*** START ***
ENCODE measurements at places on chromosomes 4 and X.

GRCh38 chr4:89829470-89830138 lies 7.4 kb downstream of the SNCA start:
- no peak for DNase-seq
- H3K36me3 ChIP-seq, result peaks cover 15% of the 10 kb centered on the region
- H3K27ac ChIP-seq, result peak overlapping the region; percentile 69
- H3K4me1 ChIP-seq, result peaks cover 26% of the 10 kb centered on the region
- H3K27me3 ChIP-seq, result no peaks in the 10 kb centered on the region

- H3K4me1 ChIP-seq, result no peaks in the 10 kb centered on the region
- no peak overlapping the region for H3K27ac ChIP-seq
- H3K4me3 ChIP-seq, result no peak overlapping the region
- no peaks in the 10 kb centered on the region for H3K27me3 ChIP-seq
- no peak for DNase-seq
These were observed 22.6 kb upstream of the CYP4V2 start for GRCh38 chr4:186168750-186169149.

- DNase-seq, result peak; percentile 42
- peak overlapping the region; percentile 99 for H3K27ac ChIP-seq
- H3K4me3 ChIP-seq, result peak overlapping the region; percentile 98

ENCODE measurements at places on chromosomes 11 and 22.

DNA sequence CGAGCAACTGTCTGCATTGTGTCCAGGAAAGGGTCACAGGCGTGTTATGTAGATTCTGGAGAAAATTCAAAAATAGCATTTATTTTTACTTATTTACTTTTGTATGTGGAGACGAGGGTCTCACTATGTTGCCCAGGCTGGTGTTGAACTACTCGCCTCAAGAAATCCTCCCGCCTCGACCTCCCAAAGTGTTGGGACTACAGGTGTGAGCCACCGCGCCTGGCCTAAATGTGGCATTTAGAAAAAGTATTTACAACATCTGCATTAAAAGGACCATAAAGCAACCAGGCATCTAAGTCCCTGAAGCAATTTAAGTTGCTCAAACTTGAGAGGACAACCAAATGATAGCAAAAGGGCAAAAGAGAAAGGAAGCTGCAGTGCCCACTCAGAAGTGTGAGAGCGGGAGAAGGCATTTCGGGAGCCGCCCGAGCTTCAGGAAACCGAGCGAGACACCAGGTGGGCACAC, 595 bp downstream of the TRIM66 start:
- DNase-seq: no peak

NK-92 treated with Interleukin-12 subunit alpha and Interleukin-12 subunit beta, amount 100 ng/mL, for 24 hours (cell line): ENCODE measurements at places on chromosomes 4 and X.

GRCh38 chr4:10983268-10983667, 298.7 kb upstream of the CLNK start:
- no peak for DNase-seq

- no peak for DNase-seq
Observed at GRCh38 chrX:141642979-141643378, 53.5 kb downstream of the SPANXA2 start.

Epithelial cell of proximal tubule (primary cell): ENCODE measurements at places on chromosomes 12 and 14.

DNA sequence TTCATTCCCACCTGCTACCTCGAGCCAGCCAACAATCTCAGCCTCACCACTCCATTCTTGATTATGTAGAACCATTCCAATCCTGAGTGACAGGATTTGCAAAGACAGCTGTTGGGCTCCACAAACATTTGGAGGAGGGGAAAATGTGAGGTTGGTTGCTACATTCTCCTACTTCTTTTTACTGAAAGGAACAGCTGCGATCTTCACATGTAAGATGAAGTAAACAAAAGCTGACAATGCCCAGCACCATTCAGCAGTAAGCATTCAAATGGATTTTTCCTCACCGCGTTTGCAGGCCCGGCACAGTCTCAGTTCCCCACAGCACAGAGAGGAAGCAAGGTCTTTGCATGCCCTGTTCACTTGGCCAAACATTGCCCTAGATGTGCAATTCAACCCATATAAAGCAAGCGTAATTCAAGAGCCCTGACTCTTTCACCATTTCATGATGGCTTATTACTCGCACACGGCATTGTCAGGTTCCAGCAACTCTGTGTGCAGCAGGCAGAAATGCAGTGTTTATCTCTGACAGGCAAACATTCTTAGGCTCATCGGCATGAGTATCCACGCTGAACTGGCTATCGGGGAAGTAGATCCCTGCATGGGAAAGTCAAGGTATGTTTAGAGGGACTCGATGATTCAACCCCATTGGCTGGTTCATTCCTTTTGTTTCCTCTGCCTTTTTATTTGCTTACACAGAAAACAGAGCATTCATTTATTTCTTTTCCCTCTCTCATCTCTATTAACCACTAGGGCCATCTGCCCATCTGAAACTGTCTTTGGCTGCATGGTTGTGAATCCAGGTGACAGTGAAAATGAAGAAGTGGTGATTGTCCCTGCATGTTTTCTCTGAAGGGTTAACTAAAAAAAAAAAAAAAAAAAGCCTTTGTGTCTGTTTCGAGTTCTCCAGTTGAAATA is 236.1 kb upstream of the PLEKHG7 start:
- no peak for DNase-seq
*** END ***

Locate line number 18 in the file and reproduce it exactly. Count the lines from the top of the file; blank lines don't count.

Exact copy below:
DNA sequence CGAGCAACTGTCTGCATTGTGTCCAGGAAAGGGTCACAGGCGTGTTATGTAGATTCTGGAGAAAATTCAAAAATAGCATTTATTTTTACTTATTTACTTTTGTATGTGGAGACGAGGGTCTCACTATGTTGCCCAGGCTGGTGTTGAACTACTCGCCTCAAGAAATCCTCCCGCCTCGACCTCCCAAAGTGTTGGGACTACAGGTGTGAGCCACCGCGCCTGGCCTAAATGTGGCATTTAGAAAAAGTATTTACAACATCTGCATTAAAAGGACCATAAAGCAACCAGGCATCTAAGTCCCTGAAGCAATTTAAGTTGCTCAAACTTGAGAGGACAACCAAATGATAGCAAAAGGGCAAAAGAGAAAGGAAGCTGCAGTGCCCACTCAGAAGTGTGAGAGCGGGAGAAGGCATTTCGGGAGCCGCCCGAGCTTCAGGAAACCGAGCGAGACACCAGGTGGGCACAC, 595 bp downstream of the TRIM66 start: